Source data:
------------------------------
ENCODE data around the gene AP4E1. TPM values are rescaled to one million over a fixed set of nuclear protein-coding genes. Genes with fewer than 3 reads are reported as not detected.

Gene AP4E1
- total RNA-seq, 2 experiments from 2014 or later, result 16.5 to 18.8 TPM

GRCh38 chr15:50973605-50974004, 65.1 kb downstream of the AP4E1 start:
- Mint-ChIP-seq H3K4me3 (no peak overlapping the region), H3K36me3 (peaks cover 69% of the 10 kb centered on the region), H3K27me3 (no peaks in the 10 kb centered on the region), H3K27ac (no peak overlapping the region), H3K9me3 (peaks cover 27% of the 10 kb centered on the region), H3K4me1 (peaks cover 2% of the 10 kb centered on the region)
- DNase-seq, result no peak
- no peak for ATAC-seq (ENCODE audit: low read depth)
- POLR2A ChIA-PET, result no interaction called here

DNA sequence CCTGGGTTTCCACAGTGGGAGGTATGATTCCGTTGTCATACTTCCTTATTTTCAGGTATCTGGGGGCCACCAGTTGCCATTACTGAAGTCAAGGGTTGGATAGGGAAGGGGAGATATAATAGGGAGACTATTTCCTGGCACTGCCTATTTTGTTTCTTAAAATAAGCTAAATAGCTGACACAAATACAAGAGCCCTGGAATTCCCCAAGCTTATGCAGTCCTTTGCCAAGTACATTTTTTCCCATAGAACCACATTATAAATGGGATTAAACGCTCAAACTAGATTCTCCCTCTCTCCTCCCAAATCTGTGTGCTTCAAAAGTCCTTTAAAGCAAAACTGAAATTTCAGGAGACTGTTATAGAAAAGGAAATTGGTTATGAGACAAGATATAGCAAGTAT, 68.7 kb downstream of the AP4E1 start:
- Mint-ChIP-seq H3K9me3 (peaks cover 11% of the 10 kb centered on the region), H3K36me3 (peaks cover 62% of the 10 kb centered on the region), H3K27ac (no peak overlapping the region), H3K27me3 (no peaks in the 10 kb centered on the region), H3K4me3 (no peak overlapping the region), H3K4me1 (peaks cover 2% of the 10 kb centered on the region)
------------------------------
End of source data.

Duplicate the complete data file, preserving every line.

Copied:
ENCODE data around the gene AP4E1. TPM values are rescaled to one million over a fixed set of nuclear protein-coding genes. Genes with fewer than 3 reads are reported as not detected.

Gene AP4E1
- total RNA-seq, 2 experiments from 2014 or later, result 16.5 to 18.8 TPM

GRCh38 chr15:50973605-50974004, 65.1 kb downstream of the AP4E1 start:
- Mint-ChIP-seq H3K4me3 (no peak overlapping the region), H3K36me3 (peaks cover 69% of the 10 kb centered on the region), H3K27me3 (no peaks in the 10 kb centered on the region), H3K27ac (no peak overlapping the region), H3K9me3 (peaks cover 27% of the 10 kb centered on the region), H3K4me1 (peaks cover 2% of the 10 kb centered on the region)
- DNase-seq, result no peak
- no peak for ATAC-seq (ENCODE audit: low read depth)
- POLR2A ChIA-PET, result no interaction called here

DNA sequence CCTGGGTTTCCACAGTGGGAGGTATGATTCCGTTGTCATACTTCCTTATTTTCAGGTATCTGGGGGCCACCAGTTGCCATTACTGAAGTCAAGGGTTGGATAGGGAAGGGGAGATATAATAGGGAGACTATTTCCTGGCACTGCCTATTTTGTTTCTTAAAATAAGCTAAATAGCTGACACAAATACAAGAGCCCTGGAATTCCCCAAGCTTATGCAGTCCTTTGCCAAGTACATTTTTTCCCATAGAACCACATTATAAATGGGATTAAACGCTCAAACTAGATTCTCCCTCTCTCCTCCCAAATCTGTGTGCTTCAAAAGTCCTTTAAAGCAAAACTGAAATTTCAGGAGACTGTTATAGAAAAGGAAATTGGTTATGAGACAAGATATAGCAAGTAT, 68.7 kb downstream of the AP4E1 start:
- Mint-ChIP-seq H3K9me3 (peaks cover 11% of the 10 kb centered on the region), H3K36me3 (peaks cover 62% of the 10 kb centered on the region), H3K27ac (no peak overlapping the region), H3K27me3 (no peaks in the 10 kb centered on the region), H3K4me3 (no peak overlapping the region), H3K4me1 (peaks cover 2% of the 10 kb centered on the region)